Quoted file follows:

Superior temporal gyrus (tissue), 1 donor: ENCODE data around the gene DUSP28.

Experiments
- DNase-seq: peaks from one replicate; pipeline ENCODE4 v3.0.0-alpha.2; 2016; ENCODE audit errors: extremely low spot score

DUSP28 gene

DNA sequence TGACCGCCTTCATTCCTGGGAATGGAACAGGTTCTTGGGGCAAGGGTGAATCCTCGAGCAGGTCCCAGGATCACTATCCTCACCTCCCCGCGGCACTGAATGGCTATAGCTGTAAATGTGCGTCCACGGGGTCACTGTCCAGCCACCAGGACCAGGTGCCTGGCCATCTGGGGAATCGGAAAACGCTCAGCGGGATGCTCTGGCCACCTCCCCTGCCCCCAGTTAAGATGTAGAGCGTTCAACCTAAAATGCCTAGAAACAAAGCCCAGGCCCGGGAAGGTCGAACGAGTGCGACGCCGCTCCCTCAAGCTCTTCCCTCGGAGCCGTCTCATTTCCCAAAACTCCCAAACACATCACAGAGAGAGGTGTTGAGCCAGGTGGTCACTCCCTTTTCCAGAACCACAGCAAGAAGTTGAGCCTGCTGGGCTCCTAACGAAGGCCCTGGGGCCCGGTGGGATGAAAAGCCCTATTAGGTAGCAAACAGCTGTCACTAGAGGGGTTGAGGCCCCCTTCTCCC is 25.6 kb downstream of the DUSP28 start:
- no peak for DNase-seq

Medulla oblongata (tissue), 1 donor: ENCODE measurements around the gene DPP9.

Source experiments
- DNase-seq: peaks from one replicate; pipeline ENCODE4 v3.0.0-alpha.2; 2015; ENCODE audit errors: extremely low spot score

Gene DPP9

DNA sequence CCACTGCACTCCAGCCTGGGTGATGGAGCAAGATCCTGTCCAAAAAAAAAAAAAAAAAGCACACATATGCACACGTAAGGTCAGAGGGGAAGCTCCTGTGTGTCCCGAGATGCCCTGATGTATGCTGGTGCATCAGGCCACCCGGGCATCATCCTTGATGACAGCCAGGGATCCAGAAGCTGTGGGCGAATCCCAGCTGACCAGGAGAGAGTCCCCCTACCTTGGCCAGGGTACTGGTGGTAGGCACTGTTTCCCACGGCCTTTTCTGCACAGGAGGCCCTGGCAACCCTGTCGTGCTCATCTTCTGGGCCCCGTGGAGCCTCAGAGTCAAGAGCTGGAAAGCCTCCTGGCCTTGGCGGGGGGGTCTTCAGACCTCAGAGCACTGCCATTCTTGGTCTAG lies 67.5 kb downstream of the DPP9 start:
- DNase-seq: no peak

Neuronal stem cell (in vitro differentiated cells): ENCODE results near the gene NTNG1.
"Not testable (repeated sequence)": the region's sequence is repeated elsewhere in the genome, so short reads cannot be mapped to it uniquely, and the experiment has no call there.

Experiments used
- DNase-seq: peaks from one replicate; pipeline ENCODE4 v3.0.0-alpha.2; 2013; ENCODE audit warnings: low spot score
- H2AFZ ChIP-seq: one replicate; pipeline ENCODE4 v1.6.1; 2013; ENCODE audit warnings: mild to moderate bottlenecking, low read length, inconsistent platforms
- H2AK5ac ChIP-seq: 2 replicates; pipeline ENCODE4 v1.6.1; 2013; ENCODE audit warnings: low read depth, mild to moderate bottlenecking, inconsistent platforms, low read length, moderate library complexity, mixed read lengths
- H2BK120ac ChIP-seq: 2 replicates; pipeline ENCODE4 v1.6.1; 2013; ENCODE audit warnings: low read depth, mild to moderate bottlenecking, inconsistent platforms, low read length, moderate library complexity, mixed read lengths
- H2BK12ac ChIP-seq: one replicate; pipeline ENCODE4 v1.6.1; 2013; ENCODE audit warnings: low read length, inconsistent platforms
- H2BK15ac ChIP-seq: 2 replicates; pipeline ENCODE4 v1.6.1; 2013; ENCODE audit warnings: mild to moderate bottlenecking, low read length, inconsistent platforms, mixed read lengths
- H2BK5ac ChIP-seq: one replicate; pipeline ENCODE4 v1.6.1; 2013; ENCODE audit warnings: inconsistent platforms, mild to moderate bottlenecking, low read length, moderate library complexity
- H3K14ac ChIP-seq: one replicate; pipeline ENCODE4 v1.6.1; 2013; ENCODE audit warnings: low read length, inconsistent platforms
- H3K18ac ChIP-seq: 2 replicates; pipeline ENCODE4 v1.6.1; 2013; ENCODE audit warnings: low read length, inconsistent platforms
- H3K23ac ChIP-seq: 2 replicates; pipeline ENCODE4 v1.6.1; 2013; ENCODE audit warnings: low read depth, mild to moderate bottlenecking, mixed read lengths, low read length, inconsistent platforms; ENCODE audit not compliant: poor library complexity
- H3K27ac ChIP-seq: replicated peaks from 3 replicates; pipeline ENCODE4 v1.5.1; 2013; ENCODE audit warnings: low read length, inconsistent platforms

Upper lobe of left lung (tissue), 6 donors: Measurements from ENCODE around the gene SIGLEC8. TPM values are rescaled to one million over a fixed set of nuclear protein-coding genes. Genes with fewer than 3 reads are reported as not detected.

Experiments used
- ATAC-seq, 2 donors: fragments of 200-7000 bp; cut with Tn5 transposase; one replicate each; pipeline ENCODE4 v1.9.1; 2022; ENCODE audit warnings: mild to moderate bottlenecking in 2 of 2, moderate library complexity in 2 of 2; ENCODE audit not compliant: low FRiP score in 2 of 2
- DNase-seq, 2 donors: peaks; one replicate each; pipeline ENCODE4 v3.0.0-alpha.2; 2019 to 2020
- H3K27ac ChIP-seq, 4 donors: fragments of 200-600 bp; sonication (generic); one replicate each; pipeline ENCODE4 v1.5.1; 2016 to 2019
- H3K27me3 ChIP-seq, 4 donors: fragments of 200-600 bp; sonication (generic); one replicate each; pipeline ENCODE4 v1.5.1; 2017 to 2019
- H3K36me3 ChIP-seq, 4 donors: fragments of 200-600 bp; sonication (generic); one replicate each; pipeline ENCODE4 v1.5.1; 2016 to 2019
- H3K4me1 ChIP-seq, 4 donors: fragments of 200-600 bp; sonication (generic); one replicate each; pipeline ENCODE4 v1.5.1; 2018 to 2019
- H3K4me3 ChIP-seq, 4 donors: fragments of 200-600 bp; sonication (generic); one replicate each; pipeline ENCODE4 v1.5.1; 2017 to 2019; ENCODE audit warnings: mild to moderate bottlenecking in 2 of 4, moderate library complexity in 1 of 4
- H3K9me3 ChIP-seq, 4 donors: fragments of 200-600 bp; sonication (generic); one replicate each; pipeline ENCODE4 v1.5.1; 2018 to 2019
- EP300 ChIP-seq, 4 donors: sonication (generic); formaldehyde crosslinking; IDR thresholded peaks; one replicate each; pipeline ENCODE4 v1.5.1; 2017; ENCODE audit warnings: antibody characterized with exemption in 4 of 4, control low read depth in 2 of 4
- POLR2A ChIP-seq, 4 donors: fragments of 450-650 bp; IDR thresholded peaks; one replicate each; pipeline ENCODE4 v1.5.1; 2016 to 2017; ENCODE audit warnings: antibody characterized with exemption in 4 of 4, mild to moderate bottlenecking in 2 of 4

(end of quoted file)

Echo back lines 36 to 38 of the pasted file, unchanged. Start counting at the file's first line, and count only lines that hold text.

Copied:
- H3K9me3 ChIP-seq, 4 donors: fragments of 200-600 bp; sonication (generic); one replicate each; pipeline ENCODE4 v1.5.1; 2018 to 2019
- EP300 ChIP-seq, 4 donors: sonication (generic); formaldehyde crosslinking; IDR thresholded peaks; one replicate each; pipeline ENCODE4 v1.5.1; 2017; ENCODE audit warnings: antibody characterized with exemption in 4 of 4, control low read depth in 2 of 4
- POLR2A ChIP-seq, 4 donors: fragments of 450-650 bp; IDR thresholded peaks; one replicate each; pipeline ENCODE4 v1.5.1; 2016 to 2017; ENCODE audit warnings: antibody characterized with exemption in 4 of 4, mild to moderate bottlenecking in 2 of 4